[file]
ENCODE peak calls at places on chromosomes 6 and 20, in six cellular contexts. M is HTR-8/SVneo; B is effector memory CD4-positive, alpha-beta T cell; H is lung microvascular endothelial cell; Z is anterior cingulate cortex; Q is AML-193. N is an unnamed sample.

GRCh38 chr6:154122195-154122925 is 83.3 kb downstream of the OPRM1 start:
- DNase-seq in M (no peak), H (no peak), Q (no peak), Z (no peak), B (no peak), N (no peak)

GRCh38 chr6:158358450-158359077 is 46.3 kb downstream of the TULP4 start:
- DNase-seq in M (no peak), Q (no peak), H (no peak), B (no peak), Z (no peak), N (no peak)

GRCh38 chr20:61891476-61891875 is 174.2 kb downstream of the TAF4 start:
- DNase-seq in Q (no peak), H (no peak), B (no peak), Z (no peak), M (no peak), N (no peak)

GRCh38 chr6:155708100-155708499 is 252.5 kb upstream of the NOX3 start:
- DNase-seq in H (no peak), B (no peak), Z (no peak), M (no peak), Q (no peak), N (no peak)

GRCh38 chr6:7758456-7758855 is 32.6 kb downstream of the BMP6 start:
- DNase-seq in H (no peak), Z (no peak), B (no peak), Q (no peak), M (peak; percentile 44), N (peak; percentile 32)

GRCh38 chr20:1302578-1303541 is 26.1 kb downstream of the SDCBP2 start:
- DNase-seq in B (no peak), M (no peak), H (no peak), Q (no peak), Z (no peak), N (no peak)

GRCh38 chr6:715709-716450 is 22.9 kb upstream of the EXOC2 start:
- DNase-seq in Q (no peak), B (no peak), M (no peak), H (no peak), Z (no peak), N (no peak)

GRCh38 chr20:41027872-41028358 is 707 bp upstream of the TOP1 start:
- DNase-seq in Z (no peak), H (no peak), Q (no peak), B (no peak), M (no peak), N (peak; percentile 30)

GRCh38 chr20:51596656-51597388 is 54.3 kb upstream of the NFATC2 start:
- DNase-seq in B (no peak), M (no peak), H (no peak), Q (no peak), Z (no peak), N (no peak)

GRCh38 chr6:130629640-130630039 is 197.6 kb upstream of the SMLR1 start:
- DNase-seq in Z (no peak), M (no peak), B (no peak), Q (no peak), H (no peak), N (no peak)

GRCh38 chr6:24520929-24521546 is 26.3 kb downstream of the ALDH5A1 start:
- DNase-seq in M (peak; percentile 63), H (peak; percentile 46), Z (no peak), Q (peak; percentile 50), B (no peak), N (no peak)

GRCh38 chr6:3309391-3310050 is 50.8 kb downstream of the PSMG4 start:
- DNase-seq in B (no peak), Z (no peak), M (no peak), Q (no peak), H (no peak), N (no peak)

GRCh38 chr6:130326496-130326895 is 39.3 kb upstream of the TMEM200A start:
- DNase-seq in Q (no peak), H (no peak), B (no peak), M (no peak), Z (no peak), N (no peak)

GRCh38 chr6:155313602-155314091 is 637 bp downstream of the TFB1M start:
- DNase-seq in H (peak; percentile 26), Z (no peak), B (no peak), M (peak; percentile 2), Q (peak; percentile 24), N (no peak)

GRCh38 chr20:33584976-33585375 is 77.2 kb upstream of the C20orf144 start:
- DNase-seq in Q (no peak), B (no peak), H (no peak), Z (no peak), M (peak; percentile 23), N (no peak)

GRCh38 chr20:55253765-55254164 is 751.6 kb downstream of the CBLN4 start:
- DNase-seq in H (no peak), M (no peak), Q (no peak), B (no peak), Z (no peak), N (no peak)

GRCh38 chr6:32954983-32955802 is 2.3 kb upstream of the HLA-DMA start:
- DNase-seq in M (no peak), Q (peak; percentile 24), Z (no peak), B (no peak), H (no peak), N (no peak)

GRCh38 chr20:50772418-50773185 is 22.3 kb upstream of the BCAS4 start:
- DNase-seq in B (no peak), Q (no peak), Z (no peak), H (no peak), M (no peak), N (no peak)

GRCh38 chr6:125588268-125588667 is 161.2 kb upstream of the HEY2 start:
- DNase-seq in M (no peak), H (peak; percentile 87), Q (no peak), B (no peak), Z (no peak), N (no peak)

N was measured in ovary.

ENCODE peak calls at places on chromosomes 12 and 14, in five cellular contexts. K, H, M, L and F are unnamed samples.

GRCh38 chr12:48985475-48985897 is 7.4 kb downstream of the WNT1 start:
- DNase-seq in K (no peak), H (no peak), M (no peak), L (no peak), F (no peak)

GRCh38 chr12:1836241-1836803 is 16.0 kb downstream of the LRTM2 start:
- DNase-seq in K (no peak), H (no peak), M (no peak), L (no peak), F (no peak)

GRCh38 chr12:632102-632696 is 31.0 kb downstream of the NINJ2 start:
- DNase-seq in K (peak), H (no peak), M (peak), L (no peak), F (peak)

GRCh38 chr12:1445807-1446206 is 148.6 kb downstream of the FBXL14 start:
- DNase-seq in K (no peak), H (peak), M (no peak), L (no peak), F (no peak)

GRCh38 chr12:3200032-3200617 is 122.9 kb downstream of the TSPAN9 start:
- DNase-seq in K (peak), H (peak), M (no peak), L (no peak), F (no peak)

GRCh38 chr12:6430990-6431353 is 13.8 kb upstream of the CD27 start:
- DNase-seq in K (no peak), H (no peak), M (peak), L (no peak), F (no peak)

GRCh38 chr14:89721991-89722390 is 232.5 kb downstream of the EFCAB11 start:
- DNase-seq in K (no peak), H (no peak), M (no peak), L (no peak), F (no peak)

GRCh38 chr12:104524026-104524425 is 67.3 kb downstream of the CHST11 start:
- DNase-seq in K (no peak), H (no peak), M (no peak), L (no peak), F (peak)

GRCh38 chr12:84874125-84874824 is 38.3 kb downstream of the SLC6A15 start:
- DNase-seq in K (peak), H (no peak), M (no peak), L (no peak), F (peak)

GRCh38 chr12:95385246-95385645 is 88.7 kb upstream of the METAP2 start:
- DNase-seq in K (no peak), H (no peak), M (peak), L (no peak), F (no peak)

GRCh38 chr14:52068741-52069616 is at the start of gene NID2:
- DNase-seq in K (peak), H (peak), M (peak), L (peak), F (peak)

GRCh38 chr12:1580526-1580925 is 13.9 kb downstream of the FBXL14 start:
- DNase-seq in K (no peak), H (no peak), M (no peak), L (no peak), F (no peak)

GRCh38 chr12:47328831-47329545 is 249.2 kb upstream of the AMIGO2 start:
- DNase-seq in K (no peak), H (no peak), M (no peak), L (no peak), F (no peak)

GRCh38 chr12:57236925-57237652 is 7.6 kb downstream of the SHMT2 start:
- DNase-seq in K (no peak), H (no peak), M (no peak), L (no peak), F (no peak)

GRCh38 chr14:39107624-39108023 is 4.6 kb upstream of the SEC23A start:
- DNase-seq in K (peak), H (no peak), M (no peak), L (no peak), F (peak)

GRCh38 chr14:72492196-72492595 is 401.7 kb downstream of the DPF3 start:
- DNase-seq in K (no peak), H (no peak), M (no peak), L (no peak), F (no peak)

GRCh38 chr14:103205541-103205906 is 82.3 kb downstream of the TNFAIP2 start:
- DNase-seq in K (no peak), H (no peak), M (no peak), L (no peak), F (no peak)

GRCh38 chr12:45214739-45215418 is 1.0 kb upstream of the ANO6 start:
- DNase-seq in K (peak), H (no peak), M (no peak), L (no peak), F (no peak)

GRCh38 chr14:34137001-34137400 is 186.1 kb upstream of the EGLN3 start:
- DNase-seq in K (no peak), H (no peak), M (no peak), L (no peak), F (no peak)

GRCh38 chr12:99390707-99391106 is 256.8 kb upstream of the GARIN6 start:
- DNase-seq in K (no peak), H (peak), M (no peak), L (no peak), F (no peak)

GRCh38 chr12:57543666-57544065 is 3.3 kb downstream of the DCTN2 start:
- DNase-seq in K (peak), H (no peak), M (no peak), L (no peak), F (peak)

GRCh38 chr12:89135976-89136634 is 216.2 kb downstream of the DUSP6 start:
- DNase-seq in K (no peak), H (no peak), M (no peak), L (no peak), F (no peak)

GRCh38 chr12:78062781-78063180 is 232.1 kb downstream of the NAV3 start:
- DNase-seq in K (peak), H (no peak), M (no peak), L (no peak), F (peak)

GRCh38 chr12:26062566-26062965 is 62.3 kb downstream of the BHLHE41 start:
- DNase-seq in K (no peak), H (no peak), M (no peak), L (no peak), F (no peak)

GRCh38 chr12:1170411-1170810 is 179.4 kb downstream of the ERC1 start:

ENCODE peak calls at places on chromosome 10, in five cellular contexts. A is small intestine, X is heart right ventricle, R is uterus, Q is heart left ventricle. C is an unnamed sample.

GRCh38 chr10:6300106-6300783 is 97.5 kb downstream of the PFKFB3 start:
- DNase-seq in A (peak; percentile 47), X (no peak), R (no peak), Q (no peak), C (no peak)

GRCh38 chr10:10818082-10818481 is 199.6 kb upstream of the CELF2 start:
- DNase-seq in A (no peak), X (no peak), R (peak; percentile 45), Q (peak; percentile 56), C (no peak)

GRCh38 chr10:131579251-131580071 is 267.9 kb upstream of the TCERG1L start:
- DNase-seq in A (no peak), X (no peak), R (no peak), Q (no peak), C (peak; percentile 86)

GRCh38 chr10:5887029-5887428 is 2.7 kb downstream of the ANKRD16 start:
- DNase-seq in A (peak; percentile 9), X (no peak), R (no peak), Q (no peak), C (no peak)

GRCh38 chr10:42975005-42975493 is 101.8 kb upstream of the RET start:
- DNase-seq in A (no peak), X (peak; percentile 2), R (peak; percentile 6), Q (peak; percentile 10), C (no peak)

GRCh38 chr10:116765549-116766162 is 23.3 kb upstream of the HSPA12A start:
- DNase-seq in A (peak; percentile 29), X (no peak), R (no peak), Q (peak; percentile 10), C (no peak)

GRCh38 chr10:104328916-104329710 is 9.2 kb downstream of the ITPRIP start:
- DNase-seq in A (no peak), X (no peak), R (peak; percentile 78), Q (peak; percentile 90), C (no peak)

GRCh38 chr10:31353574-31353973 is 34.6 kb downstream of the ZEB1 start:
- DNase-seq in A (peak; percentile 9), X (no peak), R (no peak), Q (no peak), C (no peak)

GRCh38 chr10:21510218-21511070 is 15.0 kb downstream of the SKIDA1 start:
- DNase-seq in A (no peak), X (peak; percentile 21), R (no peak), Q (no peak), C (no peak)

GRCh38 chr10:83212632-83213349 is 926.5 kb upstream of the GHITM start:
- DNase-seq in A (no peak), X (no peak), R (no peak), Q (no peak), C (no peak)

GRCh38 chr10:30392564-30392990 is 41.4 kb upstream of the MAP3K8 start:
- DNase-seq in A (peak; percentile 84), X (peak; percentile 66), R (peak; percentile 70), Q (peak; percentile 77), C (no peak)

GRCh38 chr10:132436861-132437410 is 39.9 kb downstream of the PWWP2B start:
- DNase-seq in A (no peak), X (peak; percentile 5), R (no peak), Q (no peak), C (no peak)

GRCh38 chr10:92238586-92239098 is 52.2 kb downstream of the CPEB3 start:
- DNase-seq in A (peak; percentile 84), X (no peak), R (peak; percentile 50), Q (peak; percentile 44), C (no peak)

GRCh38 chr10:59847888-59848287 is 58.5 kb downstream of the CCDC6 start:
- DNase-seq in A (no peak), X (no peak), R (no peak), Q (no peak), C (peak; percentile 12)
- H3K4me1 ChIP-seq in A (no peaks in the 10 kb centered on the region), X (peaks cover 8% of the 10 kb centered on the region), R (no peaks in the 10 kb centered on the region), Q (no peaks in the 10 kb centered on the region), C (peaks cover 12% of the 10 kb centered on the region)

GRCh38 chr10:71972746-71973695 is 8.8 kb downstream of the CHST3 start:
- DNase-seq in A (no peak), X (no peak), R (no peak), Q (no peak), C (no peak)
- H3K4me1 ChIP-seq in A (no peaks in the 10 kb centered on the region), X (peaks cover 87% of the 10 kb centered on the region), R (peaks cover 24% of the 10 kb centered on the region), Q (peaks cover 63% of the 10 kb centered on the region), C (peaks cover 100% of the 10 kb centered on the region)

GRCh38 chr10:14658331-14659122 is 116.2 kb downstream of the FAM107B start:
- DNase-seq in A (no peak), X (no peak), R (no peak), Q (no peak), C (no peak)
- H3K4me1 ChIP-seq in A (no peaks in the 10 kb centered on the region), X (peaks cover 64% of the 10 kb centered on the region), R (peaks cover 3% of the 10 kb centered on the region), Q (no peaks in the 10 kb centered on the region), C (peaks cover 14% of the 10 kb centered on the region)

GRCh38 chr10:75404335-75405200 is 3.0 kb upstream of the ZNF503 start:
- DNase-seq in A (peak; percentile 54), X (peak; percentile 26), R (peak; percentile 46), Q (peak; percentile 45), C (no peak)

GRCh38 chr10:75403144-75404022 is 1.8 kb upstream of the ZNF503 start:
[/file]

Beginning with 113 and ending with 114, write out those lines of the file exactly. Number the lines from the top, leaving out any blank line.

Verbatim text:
- DNase-seq in A (peak; percentile 84), X (peak; percentile 66), R (peak; percentile 70), Q (peak; percentile 77), C (no peak)

GRCh38 chr10:132436861-132437410 is 39.9 kb downstream of the PWWP2B start: